The Weekender: Your guide to Donegal, Ireland

Courses and Travel

Why County Donegal, the host of July’s Irish Open, is heaven for links lovers

While everyone knows the value of location, location, location, the old adage can also work in reverse, and in the case of County Donegal as a tourist magnet, it suffers from being located about as far from the centres of population of both the Republic and mainland UK as is possible. Perched on the most northerly and westerly corner of Ireland, it is not the easiest place to access, but in a sense this is also its attraction; no hordes of holiday-makers choke its fabulous beaches, or create queues to enter its historic castles or other tourist attractions, and for golfers there is the luxury of playing any of five of the best championship courses on the island practically any time you wish. ‘The Wild Atlantic Way’, the 1,500-mile coastal footpath from Malin Head, Donegal’s most northerly point, to Cork in the island’s south, has aided a spike in tourism in the area. Those who visit are rewarded well for their journey.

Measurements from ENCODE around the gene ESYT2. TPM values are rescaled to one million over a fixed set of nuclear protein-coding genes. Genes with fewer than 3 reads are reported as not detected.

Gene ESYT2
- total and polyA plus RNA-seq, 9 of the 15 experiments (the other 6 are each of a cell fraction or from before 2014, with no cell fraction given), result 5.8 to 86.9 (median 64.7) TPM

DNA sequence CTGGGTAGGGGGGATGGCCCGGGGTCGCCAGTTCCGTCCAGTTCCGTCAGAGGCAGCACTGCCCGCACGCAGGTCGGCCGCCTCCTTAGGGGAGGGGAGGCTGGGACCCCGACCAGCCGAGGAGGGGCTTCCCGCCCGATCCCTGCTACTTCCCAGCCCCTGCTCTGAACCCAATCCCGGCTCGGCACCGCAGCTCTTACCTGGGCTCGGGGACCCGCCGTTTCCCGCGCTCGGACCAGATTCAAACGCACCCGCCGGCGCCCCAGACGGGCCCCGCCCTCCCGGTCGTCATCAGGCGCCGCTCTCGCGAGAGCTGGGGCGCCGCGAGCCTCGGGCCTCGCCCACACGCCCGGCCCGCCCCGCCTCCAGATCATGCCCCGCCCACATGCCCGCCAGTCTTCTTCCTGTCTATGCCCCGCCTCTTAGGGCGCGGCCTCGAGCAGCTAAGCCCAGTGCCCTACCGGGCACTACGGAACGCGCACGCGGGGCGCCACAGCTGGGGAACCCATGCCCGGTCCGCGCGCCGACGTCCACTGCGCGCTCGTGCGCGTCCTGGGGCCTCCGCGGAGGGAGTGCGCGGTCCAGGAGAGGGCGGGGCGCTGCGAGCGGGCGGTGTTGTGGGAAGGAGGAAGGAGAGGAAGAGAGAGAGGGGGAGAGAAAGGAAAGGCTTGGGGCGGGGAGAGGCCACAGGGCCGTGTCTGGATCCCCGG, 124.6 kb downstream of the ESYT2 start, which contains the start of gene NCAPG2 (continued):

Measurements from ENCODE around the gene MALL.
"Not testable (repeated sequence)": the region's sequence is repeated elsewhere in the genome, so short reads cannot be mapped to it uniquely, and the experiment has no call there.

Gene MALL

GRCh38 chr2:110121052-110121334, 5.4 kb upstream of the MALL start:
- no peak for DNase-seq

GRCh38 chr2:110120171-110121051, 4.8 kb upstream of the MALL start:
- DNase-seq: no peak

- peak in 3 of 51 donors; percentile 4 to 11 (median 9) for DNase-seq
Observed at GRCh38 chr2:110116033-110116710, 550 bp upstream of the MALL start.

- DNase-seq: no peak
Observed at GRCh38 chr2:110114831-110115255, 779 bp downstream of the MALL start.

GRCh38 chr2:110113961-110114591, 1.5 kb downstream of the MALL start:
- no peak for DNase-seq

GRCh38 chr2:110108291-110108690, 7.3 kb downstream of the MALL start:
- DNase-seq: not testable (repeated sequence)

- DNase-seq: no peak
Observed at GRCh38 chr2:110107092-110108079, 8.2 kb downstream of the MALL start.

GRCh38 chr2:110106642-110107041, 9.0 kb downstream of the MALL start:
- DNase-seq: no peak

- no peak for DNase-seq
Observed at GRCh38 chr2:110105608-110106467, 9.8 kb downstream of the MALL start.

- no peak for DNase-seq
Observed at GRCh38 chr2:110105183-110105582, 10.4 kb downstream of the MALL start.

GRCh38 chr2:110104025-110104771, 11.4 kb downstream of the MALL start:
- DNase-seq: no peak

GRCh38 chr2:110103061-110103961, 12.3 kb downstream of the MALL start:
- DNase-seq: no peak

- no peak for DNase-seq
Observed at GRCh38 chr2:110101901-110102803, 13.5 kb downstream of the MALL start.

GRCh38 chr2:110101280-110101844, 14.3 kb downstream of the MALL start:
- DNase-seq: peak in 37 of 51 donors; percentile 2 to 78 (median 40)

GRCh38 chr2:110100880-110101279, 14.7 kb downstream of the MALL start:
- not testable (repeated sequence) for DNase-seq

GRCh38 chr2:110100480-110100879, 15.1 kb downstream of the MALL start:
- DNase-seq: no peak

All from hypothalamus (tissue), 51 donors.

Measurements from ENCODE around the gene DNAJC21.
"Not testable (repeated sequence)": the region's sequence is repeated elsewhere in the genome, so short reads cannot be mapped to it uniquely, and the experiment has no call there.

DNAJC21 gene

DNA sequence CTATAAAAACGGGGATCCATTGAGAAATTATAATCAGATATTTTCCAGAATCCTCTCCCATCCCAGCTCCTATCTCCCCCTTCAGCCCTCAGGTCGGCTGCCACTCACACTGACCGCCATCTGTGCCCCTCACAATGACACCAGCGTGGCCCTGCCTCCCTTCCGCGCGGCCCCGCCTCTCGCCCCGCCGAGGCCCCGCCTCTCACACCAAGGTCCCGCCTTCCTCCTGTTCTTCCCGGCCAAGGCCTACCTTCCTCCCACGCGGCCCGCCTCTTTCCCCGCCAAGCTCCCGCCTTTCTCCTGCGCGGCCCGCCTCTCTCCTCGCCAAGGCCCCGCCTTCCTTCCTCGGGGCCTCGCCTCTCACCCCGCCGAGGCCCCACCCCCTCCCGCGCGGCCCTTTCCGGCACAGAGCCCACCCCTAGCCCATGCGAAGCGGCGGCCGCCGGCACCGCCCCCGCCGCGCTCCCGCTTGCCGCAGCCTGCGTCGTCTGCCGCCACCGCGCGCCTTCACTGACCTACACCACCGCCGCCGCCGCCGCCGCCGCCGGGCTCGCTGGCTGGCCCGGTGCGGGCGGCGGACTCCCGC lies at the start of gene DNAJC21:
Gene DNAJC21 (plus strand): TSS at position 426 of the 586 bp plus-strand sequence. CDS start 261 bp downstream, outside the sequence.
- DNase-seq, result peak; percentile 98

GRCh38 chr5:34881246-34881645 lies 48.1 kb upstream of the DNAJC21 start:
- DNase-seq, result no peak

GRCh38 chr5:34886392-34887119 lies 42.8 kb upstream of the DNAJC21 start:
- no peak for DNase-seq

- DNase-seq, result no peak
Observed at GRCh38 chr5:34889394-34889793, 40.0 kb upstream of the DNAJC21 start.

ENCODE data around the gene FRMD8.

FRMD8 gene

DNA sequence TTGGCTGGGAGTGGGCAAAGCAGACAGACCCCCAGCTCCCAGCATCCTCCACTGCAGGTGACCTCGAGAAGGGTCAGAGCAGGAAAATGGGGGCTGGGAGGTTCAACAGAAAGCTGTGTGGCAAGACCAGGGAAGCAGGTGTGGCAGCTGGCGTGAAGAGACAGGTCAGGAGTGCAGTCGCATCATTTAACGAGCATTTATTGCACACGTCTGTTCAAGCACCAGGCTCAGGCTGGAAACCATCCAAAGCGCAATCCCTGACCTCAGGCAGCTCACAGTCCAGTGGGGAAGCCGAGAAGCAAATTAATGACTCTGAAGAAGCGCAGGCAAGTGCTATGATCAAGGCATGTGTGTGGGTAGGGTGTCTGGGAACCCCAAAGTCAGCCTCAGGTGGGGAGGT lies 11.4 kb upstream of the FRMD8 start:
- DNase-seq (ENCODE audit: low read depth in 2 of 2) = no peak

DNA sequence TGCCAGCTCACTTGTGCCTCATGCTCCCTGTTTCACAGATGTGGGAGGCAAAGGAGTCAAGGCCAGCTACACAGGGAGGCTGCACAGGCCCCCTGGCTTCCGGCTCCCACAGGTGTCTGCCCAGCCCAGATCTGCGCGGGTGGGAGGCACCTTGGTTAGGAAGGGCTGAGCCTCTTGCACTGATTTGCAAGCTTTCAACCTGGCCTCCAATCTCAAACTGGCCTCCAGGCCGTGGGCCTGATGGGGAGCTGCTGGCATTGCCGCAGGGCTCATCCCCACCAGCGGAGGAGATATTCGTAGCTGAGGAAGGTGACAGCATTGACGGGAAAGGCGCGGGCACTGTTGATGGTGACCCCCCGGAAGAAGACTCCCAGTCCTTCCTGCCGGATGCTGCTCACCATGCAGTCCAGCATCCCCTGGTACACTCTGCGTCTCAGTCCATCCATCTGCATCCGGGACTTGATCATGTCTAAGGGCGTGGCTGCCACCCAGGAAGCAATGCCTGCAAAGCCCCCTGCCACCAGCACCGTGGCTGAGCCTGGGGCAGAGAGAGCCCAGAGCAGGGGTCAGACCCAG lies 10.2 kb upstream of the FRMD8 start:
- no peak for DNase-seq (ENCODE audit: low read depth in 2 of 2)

Rosapenna (Sandy Hills)

Rosapenna was my first port of call, and began with a great welcome from this family-run establishment followed by a fabulous meal washed down with the obligatory Guinness or three and an Irish coffee. The hotel exudes comfort with 30ftx15ft bedrooms furnished with two king-sized beds, a three-piece suite, and a bathroom the size of a living room.

Well-rested the next morning I drew back the curtains to sunshine and a stunning view of Sheephaven Bay, and enjoyed a black coffee from the ‘George Clooney’ machine on the balcony before going down for a breakfast of kippers in the dining room with the same fabulous views.

At the civilised hour of 10, I teed off on the Sandy Hills, just as the stiff breeze and occasional squall came in from the Atlantic. There are two courses at Rosapenna; Sandy Hills, (2003), and The Old Tom Morris, (1893).